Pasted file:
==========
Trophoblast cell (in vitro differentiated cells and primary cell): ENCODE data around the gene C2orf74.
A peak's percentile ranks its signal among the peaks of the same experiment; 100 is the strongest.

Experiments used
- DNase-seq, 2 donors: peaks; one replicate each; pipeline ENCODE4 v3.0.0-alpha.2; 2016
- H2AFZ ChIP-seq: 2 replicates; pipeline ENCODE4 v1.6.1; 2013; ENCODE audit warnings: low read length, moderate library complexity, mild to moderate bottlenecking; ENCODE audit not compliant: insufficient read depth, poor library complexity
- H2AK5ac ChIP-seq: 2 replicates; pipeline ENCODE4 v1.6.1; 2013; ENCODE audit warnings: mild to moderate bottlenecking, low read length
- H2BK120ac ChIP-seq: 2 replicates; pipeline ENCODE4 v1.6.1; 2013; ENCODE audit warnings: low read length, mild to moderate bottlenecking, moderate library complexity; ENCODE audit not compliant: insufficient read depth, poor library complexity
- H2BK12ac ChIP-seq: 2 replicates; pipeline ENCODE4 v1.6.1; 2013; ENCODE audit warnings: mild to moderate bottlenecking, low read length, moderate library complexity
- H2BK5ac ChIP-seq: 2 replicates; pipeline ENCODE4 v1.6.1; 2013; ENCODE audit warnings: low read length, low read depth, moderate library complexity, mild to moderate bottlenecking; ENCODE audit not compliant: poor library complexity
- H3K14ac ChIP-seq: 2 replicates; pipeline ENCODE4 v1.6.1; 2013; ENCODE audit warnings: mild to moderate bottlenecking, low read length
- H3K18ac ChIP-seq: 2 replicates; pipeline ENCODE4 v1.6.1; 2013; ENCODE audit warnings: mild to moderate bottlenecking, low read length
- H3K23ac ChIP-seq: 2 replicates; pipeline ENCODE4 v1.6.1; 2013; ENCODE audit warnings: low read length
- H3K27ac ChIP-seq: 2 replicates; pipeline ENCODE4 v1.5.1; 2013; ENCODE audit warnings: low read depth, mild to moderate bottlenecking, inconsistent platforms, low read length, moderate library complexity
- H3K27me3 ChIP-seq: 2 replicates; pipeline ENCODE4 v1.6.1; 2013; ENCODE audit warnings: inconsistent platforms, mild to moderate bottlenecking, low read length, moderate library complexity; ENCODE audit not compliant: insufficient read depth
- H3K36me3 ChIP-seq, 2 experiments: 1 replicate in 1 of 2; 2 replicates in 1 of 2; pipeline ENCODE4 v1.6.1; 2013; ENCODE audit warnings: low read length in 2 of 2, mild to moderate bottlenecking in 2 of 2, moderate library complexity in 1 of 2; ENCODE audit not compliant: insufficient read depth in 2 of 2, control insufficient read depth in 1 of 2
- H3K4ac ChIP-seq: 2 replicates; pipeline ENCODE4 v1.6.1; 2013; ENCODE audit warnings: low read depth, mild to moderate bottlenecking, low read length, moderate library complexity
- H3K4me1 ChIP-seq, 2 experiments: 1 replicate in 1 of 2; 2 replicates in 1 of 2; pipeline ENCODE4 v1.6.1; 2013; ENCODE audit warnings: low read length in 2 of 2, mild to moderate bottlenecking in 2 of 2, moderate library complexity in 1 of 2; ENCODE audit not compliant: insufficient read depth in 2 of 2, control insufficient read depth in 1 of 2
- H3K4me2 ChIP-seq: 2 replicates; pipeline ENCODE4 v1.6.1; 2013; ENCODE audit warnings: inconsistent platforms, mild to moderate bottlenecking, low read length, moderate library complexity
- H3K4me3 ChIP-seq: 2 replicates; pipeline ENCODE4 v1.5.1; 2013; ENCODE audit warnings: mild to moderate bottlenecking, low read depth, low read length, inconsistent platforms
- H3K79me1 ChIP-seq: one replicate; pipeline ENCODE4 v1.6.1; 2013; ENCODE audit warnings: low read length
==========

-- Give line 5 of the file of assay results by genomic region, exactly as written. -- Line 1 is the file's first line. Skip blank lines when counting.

- H2AFZ ChIP-seq: 2 replicates; pipeline ENCODE4 v1.6.1; 2013; ENCODE audit warnings: low read length, moderate library complexity, mild to moderate bottlenecking; ENCODE audit not compliant: insufficient read depth, poor library complexity